The Sustainable Inshore Fisheries Trust, a charity set up to promote an economically and environmentally viable fishing industry for future generations, has recruited Alex Watson Crook as a dedicated Firth of Clyde Project Coordinator.
Alex, who has been professionally active in fisheries management for more than 15 years, has been tasked with developing and implementing SIFT’s sustainable fishery management plan for the Firth of Clyde.
“Fish stocks are running dangerously low in the Clyde with white fish being especially badly hit,” said Alex, whose career to date has included roles as a Fishery Officer with the Scottish Fisheries Protection Agency, Senior Fishery Officer with the Solway Shellfish Management Association and Local Coordinator at Clyde Inshore Fisheries Group.
“Part of the challenge is to restore the Clyde’s white fish populations. The other essential task is to raise awareness about the scale of the problem facing the Clyde among the general public and fishermen.
“It is early days but any future management plan will have to have fisheries management tools along with biological and economic considerations at its heart.”
The Firth of Clyde is the country’s largest inland sea stretching from the Mull of Kintyre in Argyll to Corsewell Point in Dumfries and Galloway and covers an area of over 3600 square kilometres that include the Kyles of Bute, Lochs Fyne, Striven and Long.
Historically the Clyde was heavily reliant on fisheries and in particular many of the more rural communities were dependent on the industry which passed its skills down from one generation to another.
However, overfishing and destructive practices have caused an almost total collapse of the fishery over the last 40 years. Its famous and historic herring industry was wiped out first with catches declining from a high of 44,000 tonnes a year during the Second World War to a situation where stocks are so low that it does not merit economic assessment.
Some 72 per cent of the remaining Clyde stock is made up of whiting of which around 85 per cent are less than the legal minimum landing size. The Clyde ecosystem is extremely degraded, with the once great white fish, herring and recreational fisheries now closed or a minute fraction of their former state.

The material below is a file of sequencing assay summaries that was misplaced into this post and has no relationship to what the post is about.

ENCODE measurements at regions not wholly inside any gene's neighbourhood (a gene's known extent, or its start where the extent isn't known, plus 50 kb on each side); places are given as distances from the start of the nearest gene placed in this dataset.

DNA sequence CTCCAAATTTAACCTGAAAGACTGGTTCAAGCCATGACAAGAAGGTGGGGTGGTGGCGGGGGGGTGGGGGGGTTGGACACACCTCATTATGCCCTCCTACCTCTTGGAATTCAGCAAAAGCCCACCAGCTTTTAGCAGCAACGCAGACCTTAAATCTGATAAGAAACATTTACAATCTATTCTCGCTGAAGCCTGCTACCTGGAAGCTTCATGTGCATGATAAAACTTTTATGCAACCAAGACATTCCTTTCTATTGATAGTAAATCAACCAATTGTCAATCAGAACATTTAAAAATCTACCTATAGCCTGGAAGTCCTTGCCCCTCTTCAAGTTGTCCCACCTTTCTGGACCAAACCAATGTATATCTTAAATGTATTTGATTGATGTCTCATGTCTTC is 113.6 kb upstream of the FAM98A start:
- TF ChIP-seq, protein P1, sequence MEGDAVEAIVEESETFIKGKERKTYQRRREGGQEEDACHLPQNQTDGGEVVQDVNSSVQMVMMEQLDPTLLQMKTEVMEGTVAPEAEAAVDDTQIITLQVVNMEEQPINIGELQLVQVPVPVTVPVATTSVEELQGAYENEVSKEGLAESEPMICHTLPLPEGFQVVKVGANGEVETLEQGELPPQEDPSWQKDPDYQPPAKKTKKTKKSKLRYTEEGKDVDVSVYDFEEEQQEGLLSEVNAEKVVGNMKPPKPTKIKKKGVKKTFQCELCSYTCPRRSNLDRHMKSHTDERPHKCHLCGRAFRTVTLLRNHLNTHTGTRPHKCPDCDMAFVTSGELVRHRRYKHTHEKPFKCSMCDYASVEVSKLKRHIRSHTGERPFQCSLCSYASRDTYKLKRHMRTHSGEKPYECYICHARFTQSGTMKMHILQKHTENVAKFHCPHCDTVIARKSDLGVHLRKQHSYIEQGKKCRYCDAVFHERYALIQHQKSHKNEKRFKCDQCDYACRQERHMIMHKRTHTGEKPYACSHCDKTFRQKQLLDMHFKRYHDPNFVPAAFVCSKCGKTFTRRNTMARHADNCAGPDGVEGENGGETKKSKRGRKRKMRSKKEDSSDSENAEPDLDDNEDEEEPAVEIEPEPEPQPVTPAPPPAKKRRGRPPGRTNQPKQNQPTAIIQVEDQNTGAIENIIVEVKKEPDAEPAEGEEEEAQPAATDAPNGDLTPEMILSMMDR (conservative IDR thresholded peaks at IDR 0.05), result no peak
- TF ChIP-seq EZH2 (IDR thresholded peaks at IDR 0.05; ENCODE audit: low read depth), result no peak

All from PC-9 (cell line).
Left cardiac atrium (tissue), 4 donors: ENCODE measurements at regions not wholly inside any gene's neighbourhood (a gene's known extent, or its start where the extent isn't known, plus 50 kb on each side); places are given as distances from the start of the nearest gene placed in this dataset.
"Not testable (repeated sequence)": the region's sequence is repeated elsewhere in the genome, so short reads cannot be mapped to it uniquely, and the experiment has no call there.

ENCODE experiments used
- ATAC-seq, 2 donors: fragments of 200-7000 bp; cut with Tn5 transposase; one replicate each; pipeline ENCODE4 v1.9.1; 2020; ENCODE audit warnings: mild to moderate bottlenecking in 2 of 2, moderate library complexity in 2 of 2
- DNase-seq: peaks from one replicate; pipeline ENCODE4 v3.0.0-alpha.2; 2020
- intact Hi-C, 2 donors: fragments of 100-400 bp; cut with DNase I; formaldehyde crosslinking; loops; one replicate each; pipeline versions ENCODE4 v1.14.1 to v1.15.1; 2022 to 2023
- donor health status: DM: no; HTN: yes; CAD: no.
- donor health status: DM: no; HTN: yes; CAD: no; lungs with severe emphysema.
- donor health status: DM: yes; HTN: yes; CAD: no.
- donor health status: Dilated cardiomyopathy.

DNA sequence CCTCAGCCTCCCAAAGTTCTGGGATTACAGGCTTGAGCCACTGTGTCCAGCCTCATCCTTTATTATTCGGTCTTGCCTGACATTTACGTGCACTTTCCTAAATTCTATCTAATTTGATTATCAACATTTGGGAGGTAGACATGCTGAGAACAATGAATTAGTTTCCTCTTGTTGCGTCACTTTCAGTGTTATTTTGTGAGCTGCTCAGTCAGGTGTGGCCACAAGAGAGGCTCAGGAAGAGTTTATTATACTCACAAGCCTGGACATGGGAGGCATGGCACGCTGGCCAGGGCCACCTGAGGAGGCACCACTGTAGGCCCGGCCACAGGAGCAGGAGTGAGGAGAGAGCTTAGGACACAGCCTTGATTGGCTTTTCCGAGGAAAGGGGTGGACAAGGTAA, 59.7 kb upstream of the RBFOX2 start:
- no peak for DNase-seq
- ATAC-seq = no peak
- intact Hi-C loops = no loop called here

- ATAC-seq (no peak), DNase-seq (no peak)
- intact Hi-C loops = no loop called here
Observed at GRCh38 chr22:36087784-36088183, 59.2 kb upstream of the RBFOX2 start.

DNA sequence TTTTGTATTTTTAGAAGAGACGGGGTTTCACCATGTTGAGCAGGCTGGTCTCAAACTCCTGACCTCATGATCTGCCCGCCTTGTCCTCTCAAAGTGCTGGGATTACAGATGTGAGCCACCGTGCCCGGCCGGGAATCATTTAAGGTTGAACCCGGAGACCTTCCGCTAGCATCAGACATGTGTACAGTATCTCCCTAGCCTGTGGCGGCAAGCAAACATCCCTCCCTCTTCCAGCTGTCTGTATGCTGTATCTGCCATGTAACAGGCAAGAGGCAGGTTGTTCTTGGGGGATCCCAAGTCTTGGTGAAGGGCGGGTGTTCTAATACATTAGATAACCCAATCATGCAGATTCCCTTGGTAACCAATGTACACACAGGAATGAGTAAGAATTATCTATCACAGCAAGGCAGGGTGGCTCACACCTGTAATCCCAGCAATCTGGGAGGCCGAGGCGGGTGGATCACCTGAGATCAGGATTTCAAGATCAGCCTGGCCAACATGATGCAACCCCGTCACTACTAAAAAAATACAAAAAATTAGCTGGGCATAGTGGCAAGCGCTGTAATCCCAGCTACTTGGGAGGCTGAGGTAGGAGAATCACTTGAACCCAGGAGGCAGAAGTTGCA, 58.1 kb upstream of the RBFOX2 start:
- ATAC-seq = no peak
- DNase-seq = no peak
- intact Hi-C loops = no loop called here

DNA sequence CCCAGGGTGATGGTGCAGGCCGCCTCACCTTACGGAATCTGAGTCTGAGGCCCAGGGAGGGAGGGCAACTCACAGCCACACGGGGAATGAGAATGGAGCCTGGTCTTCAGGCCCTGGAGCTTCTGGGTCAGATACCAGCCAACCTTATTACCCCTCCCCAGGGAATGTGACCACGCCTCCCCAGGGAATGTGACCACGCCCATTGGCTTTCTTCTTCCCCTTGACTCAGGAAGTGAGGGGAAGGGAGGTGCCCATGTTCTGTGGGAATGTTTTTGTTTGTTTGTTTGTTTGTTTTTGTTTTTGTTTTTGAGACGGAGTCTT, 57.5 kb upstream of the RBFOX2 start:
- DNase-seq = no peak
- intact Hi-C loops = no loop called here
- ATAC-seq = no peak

“Fishing was the lifeblood of many of these rural communities and the bigger towns and cities for that matter. For economic reasons, biodiversity reasons and ecological reasons it’s imperative that we restore the Clyde,” said Alex, who grew up in the Solway Firth area and has lived for many years on the shores of the Clyde,.
“I want to see these coastal areas being used for economic benefit but having considerations for the ecological balance and other recreational users of the sea.
“I have worked with fishermen since I graduated in Applied Marine Biology in 1997, working for much of that time in fishing management directly. I have experience of working with many of the partners we’ll need to engage with during this process. I have a genuine interest in the Clyde and want to see it managed to produce the best possible outcome.”
SIFT has already begun to draw up plans for establishing a large reserve which bans trawlers but would still allow traditional creel fishing and line fishing. The charity is due shortly to publish an economic evaluation into how a meaningfully sized reserved area could create a substantial increase in marine jobs and income for local communities.
SIFT Chairman Robert Younger said: “We are delighted that Alex has joined SIFT as she brings with her a wealth of knowledge about Scottish fisheries management particularly in the south west.
“We believe that this expertise and her experience of working with fishery stakeholder groups will enable SIFT to achieve its objectives of reversing the decline in the Clyde fishery and bring about the restoration of an economically viable mixed fishery within the Firth of Clyde”.
For more information about the Sustainable Inshore Fisheries Trust please visit www.sift-uk.org